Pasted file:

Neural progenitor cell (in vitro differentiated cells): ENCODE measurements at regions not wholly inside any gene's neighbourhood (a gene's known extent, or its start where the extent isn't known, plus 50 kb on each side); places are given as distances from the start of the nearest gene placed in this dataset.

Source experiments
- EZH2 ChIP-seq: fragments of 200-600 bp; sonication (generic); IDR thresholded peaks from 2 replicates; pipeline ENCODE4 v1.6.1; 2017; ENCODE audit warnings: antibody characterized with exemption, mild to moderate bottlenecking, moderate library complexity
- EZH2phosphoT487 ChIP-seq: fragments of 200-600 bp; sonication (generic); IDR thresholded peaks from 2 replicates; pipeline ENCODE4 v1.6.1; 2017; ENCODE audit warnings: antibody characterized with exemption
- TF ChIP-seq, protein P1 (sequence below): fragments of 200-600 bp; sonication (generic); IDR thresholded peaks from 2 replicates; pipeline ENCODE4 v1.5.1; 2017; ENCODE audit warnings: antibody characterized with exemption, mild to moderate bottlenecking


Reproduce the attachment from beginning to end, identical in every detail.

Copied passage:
Neural progenitor cell (in vitro differentiated cells): ENCODE measurements at regions not wholly inside any gene's neighbourhood (a gene's known extent, or its start where the extent isn't known, plus 50 kb on each side); places are given as distances from the start of the nearest gene placed in this dataset.

Source experiments
- EZH2 ChIP-seq: fragments of 200-600 bp; sonication (generic); IDR thresholded peaks from 2 replicates; pipeline ENCODE4 v1.6.1; 2017; ENCODE audit warnings: antibody characterized with exemption, mild to moderate bottlenecking, moderate library complexity
- EZH2phosphoT487 ChIP-seq: fragments of 200-600 bp; sonication (generic); IDR thresholded peaks from 2 replicates; pipeline ENCODE4 v1.6.1; 2017; ENCODE audit warnings: antibody characterized with exemption
- TF ChIP-seq, protein P1 (sequence below): fragments of 200-600 bp; sonication (generic); IDR thresholded peaks from 2 replicates; pipeline ENCODE4 v1.5.1; 2017; ENCODE audit warnings: antibody characterized with exemption, mild to moderate bottlenecking